African Catholics Look to Black Pope to Safeguard Tradition
Ugandan property broker Joseph Nsubuga has a message for those who think choosing an African pope would lead the Catholic church to become more flexible on such divisive social issues as abortion or homosexuality: Think again.
“An African pope would fight the homosexuality vice which has infiltrated our society,” the father of six said as he exited Sunday mass in the Kampala suburb of Kiwatule on Feb. 17. “The Pope would fight abortions and contraceptives since they are condemned by the faith.”
Africa is the fastest-growing region for a church with 1.2 billion members worldwide. The number of baptized Catholics on the continent more than tripled between 1980 and 2010 to 185.6 million, offsetting a decline in the flock in Europe and slower growth in the U.S. The shifting Catholic demographics and the African faithful’s conservative social values have helped make Ghana’s Cardinal Peter Turkson one of the favorites to succeed Benedict XVI at oddsmakers William Hill Plc (WMH) and Paddy Power Plc.
“The church is doing well here because Africans are notoriously religious,” Emmanuel Abbey-Quaye, assistant secretary general of the Ghana Catholic Bishops’ Conference, said in a Feb. 11 interview in the capital, Accra. “Africans have strong cultural values which, in consonance with the church, frown on many issues including homosexuality.”
Naming an African pontiff would break from a tradition that the Catholic church be headed by a European which dates back to the death of Syrian Gregory III in 741.
Tomorrow the 115 voting Cardinals, including 11 Africans, will be sequestered in the Sistine Chapel to begin their secret conclave to choose a new pope. Given that more than half were appointed by Benedict, with the rest named by John Paul II, there is little reason to expect a new pope to be any more progressive on social issues, especially if he’s African.
Much of the opening day of the conclave is taken up by prayer and there may be a single vote in the afternoon, limiting the chance for a decision tomorrow. On the following days, the Cardinals will cast as many as four ballots.
“If the Catholic church is serious about tradition and wants to continue that tradition, it would be in their interest to look at an African candidate,” Rothney Tshaka, a theology professor at the University of South Africa, said in a Feb. 14 phone interview from Pretoria. “People who are of African descent or on the African continent identify with conservative values.”
Of the 68 countries that ban abortion or permit it only to save a woman’s life, 21 are in Africa, according to the New York-based Center for Productive Rights. Of the continent’s 55 nations, only South Africa and Tunisia allow abortion on demand.
Africa accounts for 36 of the 78 countries that criminalize homosexuality, according to the Brussels-based International Lesbian, Gay, Bisexual, Trans and Intersex Association. The continent has “the worst laws on the books when it comes to homosexuality and other sexual minorities, a phenomenon which is in part rooted in bad colonial-era laws and political situations, religious autonomy, strong negative belief in cultural and family values and the evil of patriarchy,” the group said in a March 2012 report.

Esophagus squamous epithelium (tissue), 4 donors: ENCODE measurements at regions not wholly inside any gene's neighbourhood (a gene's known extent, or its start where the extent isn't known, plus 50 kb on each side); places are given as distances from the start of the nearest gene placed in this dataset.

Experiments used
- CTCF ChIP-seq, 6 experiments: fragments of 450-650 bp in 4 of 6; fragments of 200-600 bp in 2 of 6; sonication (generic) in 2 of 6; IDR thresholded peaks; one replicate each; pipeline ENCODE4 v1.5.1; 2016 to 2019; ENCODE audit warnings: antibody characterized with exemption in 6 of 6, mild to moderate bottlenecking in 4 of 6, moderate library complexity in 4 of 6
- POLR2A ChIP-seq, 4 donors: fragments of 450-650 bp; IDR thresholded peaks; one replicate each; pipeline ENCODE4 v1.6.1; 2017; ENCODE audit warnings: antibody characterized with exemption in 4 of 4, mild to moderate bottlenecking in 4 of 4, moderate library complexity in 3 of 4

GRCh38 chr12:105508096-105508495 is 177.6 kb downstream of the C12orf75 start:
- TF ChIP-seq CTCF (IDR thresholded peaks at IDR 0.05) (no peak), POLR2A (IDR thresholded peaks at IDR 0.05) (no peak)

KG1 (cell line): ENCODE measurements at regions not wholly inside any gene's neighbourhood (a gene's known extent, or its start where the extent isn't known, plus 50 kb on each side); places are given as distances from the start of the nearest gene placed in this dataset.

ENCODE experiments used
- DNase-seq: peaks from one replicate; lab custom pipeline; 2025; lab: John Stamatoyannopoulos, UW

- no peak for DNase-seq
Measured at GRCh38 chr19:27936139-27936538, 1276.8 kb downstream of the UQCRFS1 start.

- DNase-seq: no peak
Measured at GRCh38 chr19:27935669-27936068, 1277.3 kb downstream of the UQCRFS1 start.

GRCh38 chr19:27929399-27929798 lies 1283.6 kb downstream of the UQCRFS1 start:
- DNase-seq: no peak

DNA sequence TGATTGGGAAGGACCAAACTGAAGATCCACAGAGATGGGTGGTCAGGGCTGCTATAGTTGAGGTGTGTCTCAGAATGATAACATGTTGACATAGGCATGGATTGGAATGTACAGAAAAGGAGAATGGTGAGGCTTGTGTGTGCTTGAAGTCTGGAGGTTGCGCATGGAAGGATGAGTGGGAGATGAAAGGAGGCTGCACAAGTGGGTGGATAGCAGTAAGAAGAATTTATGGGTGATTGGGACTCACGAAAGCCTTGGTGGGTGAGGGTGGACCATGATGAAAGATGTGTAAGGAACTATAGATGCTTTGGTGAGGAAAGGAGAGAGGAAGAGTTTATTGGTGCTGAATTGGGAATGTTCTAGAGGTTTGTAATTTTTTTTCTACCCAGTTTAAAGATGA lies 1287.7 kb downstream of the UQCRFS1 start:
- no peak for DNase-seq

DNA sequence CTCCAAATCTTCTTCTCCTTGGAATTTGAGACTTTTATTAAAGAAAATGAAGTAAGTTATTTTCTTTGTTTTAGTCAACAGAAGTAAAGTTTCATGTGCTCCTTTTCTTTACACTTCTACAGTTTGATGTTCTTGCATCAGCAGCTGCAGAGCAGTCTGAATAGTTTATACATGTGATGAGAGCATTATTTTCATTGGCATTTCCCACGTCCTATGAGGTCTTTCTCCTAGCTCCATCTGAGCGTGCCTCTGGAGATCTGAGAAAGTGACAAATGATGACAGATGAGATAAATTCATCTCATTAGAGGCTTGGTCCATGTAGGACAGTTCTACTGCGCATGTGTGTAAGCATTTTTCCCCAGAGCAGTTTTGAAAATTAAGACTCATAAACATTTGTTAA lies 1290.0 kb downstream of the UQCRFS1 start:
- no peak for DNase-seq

Some African Catholics nevertheless believe the new pope needs to embrace more progressive views and do more to tackle what they see as social and economic injustice.
For Nigerian engineer Donatus Ezekwo, 56, Catholicism has provided an alternative to his grandparents’ traditions, such as a veneration for their ancestors and a conformity to an ethnic and clan identity, while preserving some of the values they espoused. He backs the church’s opposition to homosexuality, yet still sees scope for modernization in other areas.
“On celibacy, I think most Africans appreciate it’s a tall order and are sympathetic to a review,” he said while waiting for the traffic to disperse after Feb. 17 mass at the Holy Trinity church in Abuja. “That’s the sort of agenda I would expect an African pope to pursue at the Vatican.”
Accountant Bayo Arowolo, 35, one of Ezekwo’s fellow congregants, wants Benedict’s successor to ensure the church focuses on helping the more than 400 million Africans who live on less than $2 a day.
“While the Latin American church found a new mission in working against poverty, in Africa it has remained complicit and profited despite poverty,” he said. Appointing “an African pope will only be meaningful if he can put these issues on the agenda, otherwise it will just be another symbolic gesture and no more than that.”
The church’s African flock is biggest in the Democratic Republic of Congo, which has 37.8 million Catholics, followed by Nigeria with 23.8 million and Uganda with 14.2 million. The church’s ranks grew about 40 percent in the three countries between 2000 and 2010. The north of the continent remains predominantly Muslim -- Libya, Morocco, Niger, Tunisia and Algeria each have less than 100,000 Catholics.
Choosing an African pope would help raise the profile of the world’s poorest continent within the church.
“An African pope will be recognition that African Catholicism has come of age,” Martin Essilfie, parish priest at the Sacred Heart church in the central Ghanaian town of Winneba, said in a Feb. 16 interview. It will “integrate African culture and socio-economic priorities into mainstream Catholicism.”
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